The Greatest Goths in Literary History
From Mary Shelley to Maurice Sendak
Today marks 220 years since the birth of Mary Wollstonecraft Shelley, whom you know as the author of Frankenstein and perhaps the greatest goth—literary or otherwise—that ever drew (hollow, ragged, romantic) breath. So, to celebrate her birthday (though honestly, she’d probably prefer a celebration for her death day), I was inspired to take a look at some other notorious goths from literary history, or at least those writers who have proved themselves goth-like. Since you asked, no, killing yourself doesn’t make you goth. Nor does writing gothic literature, unless you do it in a candle-lit cave or something. Goth is a style, a mood, an obsession with death, a wardrobe full of black clothing—well, it’s like art or pornography: you know it when you see it. See a few authors that I’d put in the category below—and add your own gothic favorites in the comments.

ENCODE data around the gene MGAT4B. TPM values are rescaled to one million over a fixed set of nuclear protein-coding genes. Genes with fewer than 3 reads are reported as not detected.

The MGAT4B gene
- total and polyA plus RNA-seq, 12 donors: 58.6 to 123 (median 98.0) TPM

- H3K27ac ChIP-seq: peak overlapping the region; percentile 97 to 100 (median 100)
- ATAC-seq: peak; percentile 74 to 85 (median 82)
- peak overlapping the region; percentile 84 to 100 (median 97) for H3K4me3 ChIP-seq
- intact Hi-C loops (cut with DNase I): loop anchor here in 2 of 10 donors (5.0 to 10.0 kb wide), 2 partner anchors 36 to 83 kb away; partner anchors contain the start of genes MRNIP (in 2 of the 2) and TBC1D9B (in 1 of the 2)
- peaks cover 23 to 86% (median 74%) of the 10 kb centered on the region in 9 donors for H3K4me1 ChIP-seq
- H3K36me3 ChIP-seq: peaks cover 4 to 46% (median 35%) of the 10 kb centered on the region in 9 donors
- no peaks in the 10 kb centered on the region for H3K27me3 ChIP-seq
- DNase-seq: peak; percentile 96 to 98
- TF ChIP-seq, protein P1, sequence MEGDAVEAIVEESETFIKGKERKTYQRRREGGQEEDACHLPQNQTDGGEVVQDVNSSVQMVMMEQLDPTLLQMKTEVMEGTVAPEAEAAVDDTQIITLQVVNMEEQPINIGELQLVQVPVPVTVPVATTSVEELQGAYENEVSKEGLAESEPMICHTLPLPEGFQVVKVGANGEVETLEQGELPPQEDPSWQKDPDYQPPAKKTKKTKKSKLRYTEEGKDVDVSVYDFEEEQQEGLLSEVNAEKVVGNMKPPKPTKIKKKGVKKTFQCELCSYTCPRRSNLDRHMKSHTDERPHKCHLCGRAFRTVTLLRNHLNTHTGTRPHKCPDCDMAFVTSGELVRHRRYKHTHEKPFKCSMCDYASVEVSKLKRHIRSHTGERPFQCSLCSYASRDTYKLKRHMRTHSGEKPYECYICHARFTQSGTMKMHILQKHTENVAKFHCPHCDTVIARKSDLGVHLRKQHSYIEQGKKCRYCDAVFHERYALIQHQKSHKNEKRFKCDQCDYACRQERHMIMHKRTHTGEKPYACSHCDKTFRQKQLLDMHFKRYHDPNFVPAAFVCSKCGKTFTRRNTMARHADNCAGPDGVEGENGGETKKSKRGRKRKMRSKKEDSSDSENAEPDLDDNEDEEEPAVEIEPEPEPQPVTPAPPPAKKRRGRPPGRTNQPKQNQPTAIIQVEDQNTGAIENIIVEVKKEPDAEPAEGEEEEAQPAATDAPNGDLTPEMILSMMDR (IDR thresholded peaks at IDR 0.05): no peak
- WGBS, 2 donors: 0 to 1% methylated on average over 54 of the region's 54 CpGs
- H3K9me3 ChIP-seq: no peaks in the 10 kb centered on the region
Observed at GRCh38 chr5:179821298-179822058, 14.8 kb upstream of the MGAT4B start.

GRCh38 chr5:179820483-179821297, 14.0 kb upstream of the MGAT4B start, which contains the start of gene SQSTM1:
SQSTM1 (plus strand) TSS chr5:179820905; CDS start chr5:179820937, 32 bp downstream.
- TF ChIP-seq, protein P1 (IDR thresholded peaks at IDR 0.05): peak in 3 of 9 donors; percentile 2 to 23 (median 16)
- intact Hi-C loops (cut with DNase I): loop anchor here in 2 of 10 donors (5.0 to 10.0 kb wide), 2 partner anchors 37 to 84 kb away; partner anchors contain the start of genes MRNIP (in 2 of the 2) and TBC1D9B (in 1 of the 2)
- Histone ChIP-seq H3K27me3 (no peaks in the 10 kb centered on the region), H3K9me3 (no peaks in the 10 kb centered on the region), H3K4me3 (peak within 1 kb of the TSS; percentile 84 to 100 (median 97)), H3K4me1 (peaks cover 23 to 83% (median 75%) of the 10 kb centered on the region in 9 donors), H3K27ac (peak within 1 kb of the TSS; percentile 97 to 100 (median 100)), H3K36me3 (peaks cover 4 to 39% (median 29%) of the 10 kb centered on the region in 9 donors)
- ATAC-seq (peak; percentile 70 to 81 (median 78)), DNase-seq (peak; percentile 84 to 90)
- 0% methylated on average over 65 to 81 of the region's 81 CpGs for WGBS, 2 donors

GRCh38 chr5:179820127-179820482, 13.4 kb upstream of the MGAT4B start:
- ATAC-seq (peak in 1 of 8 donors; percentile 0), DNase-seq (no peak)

Mary Shelley was for sure the most goth author of all time—not only did she write Frankenstein, widely considered to be the first horror novel, but she also kept her husband’s heart wrapped up in a silk handkerchief on her person at all times. Here’s how it happened: Percy Bysshe Shelley drowned under mysterious circumstances a month before his 30th birthday. His remains, once retrieved, were cremated—but for some reason, his heart refused to burn. As if that’s not goth enough—apparently he may have suffered from a “progressively calcifying heart”—Shelley reportedly then carried his stone heart around with her for the rest of her life. After her death, the heart was found, wrapped in silk, in her desk drawer, along with a copy of Adonaïs, Percy’s elegy for Keats.